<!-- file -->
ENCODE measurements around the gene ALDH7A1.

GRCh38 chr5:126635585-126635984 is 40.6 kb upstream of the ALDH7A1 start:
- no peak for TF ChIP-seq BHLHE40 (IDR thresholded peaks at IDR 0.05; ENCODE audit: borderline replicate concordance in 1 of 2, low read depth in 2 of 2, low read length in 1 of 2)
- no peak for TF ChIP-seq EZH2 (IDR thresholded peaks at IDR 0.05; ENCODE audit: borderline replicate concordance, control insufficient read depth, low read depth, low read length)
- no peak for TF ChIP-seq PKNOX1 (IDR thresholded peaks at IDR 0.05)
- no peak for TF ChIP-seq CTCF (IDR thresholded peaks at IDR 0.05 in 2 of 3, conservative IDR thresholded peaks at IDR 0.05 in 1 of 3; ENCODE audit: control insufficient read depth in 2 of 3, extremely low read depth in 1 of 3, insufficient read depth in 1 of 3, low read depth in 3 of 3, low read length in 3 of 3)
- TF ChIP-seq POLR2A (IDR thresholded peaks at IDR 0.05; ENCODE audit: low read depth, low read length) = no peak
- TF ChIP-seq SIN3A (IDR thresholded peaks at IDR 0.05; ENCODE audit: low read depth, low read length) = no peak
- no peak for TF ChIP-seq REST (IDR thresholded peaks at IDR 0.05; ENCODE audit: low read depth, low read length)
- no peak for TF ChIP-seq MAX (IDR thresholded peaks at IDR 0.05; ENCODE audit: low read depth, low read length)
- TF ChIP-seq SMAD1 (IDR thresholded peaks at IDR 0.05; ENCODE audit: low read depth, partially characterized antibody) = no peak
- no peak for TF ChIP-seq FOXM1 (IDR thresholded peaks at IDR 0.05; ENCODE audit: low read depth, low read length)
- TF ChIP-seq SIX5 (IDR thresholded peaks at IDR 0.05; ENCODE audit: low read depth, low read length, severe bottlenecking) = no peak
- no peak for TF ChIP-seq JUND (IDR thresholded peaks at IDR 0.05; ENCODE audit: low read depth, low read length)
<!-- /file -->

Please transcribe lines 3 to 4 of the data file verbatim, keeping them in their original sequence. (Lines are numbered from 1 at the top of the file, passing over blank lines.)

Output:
- no peak for TF ChIP-seq BHLHE40 (IDR thresholded peaks at IDR 0.05; ENCODE audit: borderline replicate concordance in 1 of 2, low read depth in 2 of 2, low read length in 1 of 2)
- no peak for TF ChIP-seq EZH2 (IDR thresholded peaks at IDR 0.05; ENCODE audit: borderline replicate concordance, control insufficient read depth, low read depth, low read length)